And it’s the same case with cameras. Both the new 2018 iPad and 2017 iPad feature an 8-megapixel rear camera with ƒ/2.4 aperture, HDR, and Full HD video. On the front, there’s a 1.2-megapixel HD camera designed primarily for video calling (you really, really shouldn’t take selfies with a tablet, folks…) We’d also expect the battery spec (though never officially confirmed by Apple) to be more or less the same as the ~8830mAh cell discovered by teardowns of the 2017 iPad.
There are, however, two big differentiators.
The first is that the new iPad (2018) comes with Apple Pencil support and support for third-party styluses like the Logitech Crayon, while the old 2017 iPad doesn’t offer this compatibility. Again, note that the Logitech Crayon is not going to be released on the consumer market – but there’s no shortage of digital pen alternatives.
Secondly, the new 2018 iPad is more powerful. It pairs Apple’s newer A10 Fusion chipset with the company’s more recent M10 motion co-processor. As you might expect, the older iPad (2017) features older hardware – an Apple A9 chip sitting alongside an M9.
Apple doesn’t disclose RAM specs for its mobile devices, but we’d predict both feature the same 2GB that gutting the 2017 model discovered. This might sound a bit paltry in an age where it’s not unusual to see a phone equipped with 6GB of RAM, but Apple’s iOS doesn’t really need much more to run smoothy. We’ll put the new 2018 iPad’s specs to the test when we review it, but on paper this is a clear win for this year’s release.
That’s it really, except to say that pricing for the two devices remains the same, unless you’re at school – one of us lucky folk what live here in the UK, where Apple is treating us to a £20 price cut, with new 2018 iPad models starting from £319 compared to last year’s £339 RRP.
If you’re in the market for a new iPad, therefore, you’ll almost certainly want to go with the 2018 iPad (9.7-inch). It’s cheaper, more powerful, and offers stylus support – plus it’s the only one Apple’s selling now, so you don’t really have a choice if you want to buy direct from Apple (which we generally recommend to their various customer support programmes).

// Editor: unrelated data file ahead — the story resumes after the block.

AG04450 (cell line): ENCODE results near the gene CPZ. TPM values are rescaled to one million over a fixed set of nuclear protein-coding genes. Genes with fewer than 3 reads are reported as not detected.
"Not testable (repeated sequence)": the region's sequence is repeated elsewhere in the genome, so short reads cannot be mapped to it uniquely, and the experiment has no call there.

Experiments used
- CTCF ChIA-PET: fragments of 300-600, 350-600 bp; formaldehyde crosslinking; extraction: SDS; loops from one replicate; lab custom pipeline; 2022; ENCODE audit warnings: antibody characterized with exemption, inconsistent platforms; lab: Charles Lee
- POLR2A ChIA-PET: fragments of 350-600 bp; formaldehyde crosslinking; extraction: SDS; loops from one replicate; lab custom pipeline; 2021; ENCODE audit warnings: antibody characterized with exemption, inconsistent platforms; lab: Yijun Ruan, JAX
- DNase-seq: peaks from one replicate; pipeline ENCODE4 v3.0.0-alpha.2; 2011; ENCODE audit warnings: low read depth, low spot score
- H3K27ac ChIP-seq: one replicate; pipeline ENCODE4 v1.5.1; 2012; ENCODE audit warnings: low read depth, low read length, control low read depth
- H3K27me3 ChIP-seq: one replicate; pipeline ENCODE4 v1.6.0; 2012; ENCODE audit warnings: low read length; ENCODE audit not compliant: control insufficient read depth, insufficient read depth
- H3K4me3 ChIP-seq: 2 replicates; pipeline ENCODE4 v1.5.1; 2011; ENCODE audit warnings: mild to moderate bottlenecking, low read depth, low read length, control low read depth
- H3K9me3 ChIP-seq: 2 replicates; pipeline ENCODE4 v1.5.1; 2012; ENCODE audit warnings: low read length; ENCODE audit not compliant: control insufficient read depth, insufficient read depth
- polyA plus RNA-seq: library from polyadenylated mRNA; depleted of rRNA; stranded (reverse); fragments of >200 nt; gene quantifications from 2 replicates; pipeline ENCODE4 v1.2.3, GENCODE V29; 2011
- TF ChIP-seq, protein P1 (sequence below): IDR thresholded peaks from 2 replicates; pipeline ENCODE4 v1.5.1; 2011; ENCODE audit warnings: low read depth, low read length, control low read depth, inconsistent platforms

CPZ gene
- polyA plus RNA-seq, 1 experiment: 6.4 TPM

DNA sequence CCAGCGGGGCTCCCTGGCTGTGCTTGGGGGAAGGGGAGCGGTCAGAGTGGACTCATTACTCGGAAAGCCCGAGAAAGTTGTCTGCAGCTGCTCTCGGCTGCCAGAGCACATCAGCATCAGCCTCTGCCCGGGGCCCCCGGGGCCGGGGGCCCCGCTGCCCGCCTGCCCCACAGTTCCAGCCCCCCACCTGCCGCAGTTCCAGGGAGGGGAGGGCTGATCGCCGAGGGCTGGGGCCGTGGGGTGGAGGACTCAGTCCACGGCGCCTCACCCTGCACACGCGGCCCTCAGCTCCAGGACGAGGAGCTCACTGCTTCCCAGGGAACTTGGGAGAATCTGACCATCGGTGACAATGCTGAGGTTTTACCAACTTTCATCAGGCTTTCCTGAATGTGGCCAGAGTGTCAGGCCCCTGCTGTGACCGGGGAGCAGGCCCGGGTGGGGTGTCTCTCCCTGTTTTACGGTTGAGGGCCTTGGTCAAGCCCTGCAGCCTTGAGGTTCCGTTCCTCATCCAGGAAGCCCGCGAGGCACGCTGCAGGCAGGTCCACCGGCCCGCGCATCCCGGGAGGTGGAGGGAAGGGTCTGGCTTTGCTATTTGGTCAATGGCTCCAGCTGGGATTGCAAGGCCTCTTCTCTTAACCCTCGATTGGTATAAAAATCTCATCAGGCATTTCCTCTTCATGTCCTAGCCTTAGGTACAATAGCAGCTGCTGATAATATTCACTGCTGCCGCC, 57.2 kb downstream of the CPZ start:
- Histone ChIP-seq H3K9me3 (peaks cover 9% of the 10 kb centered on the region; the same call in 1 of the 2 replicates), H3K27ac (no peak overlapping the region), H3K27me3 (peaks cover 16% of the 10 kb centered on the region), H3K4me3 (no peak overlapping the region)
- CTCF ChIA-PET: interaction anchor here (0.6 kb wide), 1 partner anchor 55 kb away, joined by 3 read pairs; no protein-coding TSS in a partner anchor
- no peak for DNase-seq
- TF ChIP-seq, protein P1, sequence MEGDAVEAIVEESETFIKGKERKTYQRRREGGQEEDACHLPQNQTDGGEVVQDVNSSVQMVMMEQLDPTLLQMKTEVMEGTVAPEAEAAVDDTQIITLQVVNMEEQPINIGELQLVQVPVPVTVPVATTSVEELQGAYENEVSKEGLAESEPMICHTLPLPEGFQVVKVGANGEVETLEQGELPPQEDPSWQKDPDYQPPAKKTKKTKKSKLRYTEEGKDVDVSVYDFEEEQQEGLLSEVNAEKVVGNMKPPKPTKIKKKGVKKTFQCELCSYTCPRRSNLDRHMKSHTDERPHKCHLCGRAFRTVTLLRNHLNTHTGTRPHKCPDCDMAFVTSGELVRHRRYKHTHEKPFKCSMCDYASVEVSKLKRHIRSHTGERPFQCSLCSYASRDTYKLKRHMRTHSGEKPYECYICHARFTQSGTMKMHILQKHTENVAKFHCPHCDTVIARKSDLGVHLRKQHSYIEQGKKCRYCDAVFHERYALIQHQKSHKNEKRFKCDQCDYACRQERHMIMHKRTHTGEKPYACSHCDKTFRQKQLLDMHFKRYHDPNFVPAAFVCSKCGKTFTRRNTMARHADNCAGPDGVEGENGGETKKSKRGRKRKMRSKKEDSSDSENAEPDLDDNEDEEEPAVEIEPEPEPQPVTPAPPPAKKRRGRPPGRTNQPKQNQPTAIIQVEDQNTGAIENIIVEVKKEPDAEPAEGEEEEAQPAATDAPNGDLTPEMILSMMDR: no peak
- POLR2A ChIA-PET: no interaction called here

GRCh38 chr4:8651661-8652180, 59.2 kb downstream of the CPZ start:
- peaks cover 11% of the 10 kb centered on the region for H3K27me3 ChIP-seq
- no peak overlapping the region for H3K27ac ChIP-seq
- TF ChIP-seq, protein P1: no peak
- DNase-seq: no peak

In response to the new iPad 2018 launch, some third-party retailers like Amazon sellers seem to have price slashed the old 2017 iPad down to around £270. Whether or not the new features are worth the extra £50 is a matter for our full review, but we will say that buying from the Amazon Marketplace won’t get you anywhere near the level of protection that Apple generally offers.
However, if you already own a 9.7-inch iPad, there might be a less compelling case to upgrade, although we think stylus support will be a strong argument in the eyes of many – including this author, who is genuinely mulling their first ever iPad upgrade. The processor boost alone probably isn’t worth shelling out for a new iPad, but being able to take notes and all the other functionality that the Apple Pencil (and other digital pens) brings might well be for you too.
New iPad 2018 Release Date and Price: When will the cheap 9.7-inch iPad come out?
The new 2018 iPad comes in silver, space grey and gold colour option. It’s available to order now, and will begin shipping this week.
The device starts at an Apple retail price of £319 for the 32GB model with Wi-Fi only, and £449 for the 32GB Wi-Fi and cellular model. The 128GB Wi-Fi-only model, meanwhile, costs £409, and the 128GB model with Wi-Fi and cellular connectivity is available for £539.
However, Apple has teased discounts for schools. In the US, schools will be able to buy the iPad for $299, while it’s available to regular consumers for $329. While the firm has declared that “schools can purchase iPad for a discounted price”, it isn’t yet clear if that will be the case in the UK, and how generous Apple’s discount might be.
You can add AppleCare+ coverage for an additional £69.